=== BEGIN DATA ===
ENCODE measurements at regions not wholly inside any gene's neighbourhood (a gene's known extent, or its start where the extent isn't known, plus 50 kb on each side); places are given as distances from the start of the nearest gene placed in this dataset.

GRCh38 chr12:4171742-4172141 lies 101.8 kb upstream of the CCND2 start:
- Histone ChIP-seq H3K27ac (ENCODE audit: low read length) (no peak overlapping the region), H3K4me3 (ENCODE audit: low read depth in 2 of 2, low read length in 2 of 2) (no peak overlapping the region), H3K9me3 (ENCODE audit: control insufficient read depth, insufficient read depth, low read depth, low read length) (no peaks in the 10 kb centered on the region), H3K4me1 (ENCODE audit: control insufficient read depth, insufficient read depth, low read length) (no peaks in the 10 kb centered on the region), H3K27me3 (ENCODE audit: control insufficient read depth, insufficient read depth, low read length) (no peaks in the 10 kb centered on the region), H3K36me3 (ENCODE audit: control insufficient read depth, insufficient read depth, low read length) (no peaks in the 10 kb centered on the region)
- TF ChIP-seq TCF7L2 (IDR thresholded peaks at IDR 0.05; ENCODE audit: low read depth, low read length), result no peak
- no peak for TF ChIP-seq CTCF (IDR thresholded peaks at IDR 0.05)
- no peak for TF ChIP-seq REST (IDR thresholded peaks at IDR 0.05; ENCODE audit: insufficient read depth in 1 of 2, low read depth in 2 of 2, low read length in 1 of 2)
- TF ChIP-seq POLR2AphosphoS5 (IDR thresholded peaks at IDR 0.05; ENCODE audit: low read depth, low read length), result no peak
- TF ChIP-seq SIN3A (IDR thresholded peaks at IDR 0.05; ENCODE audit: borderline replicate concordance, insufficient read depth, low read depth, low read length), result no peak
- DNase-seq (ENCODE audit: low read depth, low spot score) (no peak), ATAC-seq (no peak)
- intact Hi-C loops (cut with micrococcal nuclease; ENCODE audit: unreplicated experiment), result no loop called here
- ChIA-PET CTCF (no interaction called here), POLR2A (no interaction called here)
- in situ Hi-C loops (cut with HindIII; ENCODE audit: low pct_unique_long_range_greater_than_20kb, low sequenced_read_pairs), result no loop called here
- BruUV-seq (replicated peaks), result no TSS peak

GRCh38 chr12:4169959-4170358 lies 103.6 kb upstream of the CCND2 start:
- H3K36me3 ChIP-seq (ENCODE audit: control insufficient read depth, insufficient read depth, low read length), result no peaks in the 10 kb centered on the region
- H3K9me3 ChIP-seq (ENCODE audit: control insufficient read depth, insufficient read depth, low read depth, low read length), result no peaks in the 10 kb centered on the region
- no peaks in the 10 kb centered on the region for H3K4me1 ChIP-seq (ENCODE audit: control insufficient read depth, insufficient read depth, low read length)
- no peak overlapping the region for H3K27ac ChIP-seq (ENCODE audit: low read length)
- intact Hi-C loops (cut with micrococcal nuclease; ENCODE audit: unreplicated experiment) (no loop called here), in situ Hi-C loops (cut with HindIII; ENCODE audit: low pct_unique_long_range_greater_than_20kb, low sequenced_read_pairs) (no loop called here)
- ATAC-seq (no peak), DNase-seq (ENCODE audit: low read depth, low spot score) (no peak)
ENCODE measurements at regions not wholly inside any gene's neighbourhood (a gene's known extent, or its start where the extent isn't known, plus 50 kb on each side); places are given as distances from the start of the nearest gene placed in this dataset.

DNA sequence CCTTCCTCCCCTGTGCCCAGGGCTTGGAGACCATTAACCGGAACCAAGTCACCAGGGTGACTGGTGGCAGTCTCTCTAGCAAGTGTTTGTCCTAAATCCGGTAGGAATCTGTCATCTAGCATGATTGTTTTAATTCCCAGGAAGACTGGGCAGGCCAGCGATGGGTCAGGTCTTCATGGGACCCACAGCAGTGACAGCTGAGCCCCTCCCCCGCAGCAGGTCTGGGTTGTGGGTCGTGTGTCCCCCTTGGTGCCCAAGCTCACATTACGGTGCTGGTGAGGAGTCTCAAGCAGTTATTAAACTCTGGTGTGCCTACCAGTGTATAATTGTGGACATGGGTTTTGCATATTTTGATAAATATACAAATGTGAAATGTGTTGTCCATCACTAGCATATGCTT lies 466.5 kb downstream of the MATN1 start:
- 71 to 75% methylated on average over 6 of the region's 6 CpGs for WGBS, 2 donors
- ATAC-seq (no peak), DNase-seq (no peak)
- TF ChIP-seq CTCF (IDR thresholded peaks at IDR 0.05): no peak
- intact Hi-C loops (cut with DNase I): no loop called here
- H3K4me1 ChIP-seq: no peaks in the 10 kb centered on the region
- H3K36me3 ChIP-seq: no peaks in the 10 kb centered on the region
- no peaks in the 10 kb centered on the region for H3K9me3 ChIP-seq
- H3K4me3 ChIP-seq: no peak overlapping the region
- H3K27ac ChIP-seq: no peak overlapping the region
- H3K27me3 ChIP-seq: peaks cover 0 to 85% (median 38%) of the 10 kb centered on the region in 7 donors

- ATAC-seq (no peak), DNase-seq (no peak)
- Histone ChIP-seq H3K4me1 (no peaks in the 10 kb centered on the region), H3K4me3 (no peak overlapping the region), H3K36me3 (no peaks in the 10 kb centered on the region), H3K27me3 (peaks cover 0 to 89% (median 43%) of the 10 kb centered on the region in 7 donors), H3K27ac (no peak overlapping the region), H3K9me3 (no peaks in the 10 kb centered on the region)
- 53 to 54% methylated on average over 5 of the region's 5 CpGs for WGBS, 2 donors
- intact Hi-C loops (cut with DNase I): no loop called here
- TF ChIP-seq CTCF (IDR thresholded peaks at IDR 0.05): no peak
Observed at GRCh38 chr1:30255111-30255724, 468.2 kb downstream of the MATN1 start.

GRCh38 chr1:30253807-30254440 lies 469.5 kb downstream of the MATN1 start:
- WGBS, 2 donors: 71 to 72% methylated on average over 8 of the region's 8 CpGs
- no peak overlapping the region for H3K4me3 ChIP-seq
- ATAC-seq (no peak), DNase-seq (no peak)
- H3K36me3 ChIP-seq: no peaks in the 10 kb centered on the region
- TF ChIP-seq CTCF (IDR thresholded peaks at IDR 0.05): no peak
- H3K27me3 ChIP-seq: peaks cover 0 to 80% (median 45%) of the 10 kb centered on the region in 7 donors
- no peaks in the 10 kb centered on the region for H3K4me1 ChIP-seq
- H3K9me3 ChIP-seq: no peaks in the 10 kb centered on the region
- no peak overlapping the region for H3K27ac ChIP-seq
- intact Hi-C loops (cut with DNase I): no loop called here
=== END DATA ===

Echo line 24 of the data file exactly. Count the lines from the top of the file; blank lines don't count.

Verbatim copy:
- ATAC-seq (no peak), DNase-seq (no peak)